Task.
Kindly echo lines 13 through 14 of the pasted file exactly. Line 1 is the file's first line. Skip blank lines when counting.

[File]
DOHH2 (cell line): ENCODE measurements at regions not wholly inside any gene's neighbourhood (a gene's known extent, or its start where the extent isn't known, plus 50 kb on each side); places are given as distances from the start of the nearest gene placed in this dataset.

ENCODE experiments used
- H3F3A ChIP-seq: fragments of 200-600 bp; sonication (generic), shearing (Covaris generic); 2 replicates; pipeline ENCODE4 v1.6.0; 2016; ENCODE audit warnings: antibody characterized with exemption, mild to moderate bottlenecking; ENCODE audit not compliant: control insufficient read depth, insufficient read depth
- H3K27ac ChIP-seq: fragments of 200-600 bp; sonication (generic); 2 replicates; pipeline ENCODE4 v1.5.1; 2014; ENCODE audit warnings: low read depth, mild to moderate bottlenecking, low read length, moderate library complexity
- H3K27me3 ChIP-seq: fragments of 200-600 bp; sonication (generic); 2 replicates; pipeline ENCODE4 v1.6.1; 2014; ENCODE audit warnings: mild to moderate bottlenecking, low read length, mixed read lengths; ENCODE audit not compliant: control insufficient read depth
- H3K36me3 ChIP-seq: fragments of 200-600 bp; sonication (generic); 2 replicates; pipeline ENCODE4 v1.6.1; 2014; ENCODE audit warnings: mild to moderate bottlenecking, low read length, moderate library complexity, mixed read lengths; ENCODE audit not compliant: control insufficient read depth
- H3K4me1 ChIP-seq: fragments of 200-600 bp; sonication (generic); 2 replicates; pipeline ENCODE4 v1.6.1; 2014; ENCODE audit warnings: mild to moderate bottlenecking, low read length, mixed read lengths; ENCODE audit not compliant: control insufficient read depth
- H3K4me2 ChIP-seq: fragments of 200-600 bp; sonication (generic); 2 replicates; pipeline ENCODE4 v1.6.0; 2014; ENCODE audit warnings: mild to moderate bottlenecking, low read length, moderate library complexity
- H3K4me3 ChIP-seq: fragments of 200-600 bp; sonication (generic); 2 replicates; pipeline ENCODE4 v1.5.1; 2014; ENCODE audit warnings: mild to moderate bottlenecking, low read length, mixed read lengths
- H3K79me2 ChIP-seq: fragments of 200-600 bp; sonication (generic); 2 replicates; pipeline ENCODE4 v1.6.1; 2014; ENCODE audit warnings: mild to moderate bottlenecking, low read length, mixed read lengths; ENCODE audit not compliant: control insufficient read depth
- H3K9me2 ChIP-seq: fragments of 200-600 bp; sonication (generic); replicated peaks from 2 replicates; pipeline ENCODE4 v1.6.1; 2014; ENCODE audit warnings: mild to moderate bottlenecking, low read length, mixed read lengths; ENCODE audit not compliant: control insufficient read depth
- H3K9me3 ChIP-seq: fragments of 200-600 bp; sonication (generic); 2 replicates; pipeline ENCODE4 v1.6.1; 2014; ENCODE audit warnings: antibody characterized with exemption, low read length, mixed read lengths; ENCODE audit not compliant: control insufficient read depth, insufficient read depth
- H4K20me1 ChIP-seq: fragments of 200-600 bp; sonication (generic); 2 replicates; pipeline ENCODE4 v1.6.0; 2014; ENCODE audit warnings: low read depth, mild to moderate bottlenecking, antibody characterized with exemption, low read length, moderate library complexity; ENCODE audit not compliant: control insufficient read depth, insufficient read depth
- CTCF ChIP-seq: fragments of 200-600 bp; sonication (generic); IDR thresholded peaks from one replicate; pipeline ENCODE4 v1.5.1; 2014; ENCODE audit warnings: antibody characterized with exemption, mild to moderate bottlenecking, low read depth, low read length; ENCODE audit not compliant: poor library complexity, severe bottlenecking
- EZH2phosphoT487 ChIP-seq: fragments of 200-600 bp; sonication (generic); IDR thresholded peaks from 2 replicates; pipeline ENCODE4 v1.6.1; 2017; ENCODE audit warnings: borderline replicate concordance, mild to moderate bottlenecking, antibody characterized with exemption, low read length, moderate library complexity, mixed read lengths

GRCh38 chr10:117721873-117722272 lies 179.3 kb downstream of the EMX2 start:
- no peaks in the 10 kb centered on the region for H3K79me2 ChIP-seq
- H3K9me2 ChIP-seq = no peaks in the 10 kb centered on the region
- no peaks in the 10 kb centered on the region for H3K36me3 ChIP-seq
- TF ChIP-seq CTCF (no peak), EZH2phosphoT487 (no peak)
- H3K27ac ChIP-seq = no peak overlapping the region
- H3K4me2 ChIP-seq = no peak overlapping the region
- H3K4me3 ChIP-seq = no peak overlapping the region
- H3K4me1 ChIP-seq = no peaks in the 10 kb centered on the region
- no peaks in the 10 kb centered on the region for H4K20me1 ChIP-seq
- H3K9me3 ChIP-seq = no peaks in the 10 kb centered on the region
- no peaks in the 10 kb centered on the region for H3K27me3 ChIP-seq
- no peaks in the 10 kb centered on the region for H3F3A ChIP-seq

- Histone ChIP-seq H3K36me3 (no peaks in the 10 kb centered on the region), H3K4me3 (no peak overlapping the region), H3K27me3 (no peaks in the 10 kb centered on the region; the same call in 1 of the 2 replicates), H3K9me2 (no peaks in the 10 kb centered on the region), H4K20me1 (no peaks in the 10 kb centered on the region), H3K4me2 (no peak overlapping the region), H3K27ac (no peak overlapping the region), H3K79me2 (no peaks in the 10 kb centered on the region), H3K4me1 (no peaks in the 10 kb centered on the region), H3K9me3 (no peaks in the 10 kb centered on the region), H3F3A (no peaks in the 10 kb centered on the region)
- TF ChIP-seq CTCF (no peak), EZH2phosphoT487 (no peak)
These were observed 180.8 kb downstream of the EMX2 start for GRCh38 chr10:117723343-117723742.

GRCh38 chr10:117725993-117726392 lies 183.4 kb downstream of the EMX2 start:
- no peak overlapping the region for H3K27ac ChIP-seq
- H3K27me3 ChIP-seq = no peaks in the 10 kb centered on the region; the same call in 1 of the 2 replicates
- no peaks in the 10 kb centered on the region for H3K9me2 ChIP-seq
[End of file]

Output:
- H4K20me1 ChIP-seq: fragments of 200-600 bp; sonication (generic); 2 replicates; pipeline ENCODE4 v1.6.0; 2014; ENCODE audit warnings: low read depth, mild to moderate bottlenecking, antibody characterized with exemption, low read length, moderate library complexity; ENCODE audit not compliant: control insufficient read depth, insufficient read depth
- CTCF ChIP-seq: fragments of 200-600 bp; sonication (generic); IDR thresholded peaks from one replicate; pipeline ENCODE4 v1.5.1; 2014; ENCODE audit warnings: antibody characterized with exemption, mild to moderate bottlenecking, low read depth, low read length; ENCODE audit not compliant: poor library complexity, severe bottlenecking